HIMSS14 Highlights Work Ahead for Behavioral Health Field

Last month, I had one of the most interesting experiences in my 32 year career in the behavioral health field. I attended HIMSS14, a conference put on by a nonprofit organization made up of 52,000 individuals, the majority of whom work in some facet of the Health Information Technology field or depend on it. The HIMSS motto is “better health through information technology,” and if this gathering of 32,000 individuals and 2 miles of exhibitors is any indication, many agree. Once I was able to get past the awe one feels the first time they see a conference of this scale, I realized this was the place to learn what is happening today and tomorrow. As a state administrator and proponent of recovery in the behavioral health field for many years, I was struck by the lack of understanding and focus the world of Healthcare IT has for the nuances and needs of the behavioral health field, bringing up some major concerns in my mind.

I worry about the global perception that the behavioral health sector is without the means or structure to implement a truly integrated Electronic Information system. These limiting beliefs can be discouraging, to say the least, but in reality are completely false – not only is this feasible, it is cost effective! Due to the size and nature of primary healthcare, most of the focus, up until this point, has been on creating systems and tools that meet the episodic nature of traditional healthcare, leaving out any attempts to create similar tools for behavioral health. The research and development efforts on display at HIMSS were tools and systems that can do everything from bedside and exam room documentation and billing to real time ICU monitoring and decision-making from doctors anywhere in the world; however, resources have not yet been devoted to creating similar opportunities for the behavioral health field.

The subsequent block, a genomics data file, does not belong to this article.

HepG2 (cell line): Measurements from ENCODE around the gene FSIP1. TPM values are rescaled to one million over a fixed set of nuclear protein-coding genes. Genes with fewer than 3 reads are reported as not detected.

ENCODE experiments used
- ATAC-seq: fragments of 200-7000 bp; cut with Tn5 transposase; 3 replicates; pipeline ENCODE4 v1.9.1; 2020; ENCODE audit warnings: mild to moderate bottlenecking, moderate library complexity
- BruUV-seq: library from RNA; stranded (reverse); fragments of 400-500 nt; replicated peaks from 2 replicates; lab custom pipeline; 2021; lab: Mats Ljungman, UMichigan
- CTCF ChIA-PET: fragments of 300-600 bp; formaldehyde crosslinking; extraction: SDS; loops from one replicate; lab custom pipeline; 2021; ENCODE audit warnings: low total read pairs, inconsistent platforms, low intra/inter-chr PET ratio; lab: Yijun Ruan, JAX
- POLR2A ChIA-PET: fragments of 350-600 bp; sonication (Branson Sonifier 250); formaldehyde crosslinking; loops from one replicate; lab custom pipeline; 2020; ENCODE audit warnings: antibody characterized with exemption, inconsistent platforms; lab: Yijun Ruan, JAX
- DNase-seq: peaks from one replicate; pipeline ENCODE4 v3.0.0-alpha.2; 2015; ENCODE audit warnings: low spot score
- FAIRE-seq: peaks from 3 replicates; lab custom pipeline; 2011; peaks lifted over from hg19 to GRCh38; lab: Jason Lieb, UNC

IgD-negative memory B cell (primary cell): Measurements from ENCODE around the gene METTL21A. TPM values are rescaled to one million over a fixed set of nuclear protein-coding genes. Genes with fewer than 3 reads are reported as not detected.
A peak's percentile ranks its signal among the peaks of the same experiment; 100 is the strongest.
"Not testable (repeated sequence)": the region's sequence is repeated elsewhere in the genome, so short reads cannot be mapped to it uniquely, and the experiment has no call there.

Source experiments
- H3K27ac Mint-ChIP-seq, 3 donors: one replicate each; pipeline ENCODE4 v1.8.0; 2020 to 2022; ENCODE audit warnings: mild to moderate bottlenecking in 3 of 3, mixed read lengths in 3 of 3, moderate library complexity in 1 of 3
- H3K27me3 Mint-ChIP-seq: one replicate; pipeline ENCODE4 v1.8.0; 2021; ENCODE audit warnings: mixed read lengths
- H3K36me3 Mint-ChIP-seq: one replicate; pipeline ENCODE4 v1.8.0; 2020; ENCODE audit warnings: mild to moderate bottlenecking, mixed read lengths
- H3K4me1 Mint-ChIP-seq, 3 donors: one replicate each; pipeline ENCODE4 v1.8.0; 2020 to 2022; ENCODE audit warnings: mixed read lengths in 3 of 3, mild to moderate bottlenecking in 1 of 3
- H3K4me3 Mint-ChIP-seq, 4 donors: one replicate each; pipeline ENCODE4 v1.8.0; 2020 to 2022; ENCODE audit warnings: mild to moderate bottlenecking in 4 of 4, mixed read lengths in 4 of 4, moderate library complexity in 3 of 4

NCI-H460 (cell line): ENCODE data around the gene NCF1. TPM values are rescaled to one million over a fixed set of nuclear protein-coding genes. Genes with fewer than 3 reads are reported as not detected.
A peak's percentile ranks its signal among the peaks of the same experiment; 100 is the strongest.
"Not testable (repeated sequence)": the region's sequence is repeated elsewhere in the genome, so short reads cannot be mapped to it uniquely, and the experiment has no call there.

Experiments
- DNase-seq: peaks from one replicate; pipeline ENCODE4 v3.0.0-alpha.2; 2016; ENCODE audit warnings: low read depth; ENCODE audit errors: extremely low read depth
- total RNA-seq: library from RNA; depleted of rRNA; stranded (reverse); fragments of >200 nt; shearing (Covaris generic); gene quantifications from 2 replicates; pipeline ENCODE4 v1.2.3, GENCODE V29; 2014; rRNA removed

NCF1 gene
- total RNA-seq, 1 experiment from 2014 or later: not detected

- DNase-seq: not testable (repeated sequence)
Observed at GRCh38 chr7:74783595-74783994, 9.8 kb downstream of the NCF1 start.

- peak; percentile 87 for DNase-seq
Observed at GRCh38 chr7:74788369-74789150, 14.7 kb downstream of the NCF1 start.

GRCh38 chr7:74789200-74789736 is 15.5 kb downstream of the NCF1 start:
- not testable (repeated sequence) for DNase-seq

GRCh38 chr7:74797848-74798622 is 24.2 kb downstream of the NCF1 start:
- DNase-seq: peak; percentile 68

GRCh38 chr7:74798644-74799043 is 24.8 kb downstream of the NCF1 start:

In a similar light, I also walked away with the realization that, although Meaningful Use creates the culture for improving the nation’s health through IT efforts, it has (primarily because the Hospital and Physician lobbies are so strong in Washington) not created the same impact in behavioral health where much of the care is given by highly skilled individuals with lived experience who do not generate the federal IT enhancement funding the government has made available to the Physician and nursing driven systems of primary healthcare. I could easily go on about how, of the hundreds of sessions presented on health care topics, only a handful touched on behavioral health, but I won’t because the ideas and opportunities I walked away with far exceeded the obvious and not so obvious barriers the behavioral health world has to overcome to truly improve outcomes for those they serve.